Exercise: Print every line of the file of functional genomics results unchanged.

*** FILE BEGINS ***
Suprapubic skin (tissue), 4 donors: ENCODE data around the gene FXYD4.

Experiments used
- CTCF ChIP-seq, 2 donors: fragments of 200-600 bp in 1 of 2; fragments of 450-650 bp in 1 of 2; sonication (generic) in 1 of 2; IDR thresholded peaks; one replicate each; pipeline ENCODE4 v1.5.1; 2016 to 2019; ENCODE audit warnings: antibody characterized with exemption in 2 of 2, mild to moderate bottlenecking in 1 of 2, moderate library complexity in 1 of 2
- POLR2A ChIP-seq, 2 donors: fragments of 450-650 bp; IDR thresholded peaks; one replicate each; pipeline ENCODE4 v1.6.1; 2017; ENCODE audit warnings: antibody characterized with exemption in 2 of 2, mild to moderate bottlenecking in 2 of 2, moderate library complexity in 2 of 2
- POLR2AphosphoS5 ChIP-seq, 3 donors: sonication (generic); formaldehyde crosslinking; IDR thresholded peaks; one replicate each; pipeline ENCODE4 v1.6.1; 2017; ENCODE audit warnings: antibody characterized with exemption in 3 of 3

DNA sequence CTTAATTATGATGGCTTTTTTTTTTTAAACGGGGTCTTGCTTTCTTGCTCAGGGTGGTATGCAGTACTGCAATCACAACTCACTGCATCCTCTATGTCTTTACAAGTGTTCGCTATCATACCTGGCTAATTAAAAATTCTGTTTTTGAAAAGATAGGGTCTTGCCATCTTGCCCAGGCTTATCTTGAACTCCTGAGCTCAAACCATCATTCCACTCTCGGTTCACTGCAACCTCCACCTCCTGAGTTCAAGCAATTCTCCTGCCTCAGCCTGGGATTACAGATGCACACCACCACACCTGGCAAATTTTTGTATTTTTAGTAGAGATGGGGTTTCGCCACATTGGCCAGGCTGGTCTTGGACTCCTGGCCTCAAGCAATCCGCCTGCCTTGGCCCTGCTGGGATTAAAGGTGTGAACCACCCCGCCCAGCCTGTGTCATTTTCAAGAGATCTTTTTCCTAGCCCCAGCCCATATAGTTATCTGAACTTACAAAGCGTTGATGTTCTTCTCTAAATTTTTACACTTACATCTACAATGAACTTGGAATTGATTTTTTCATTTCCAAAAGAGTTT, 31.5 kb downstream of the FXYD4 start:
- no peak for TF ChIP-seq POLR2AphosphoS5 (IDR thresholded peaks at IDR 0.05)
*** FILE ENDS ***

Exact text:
Suprapubic skin (tissue), 4 donors: ENCODE data around the gene FXYD4.

Experiments used
- CTCF ChIP-seq, 2 donors: fragments of 200-600 bp in 1 of 2; fragments of 450-650 bp in 1 of 2; sonication (generic) in 1 of 2; IDR thresholded peaks; one replicate each; pipeline ENCODE4 v1.5.1; 2016 to 2019; ENCODE audit warnings: antibody characterized with exemption in 2 of 2, mild to moderate bottlenecking in 1 of 2, moderate library complexity in 1 of 2
- POLR2A ChIP-seq, 2 donors: fragments of 450-650 bp; IDR thresholded peaks; one replicate each; pipeline ENCODE4 v1.6.1; 2017; ENCODE audit warnings: antibody characterized with exemption in 2 of 2, mild to moderate bottlenecking in 2 of 2, moderate library complexity in 2 of 2
- POLR2AphosphoS5 ChIP-seq, 3 donors: sonication (generic); formaldehyde crosslinking; IDR thresholded peaks; one replicate each; pipeline ENCODE4 v1.6.1; 2017; ENCODE audit warnings: antibody characterized with exemption in 3 of 3

DNA sequence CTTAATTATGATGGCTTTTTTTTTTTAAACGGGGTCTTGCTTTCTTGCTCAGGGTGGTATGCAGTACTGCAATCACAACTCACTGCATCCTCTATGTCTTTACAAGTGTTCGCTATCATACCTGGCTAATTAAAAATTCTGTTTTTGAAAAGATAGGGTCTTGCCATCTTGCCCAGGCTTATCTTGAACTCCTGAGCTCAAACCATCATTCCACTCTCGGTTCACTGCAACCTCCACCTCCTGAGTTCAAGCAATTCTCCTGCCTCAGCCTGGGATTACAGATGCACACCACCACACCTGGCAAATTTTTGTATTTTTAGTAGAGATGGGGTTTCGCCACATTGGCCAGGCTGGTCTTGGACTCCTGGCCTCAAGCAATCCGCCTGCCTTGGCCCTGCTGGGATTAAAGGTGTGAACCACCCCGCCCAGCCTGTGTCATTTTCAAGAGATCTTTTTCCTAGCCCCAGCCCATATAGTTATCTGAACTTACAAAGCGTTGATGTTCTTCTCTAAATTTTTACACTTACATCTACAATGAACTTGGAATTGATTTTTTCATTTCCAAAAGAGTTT, 31.5 kb downstream of the FXYD4 start:
- no peak for TF ChIP-seq POLR2AphosphoS5 (IDR thresholded peaks at IDR 0.05)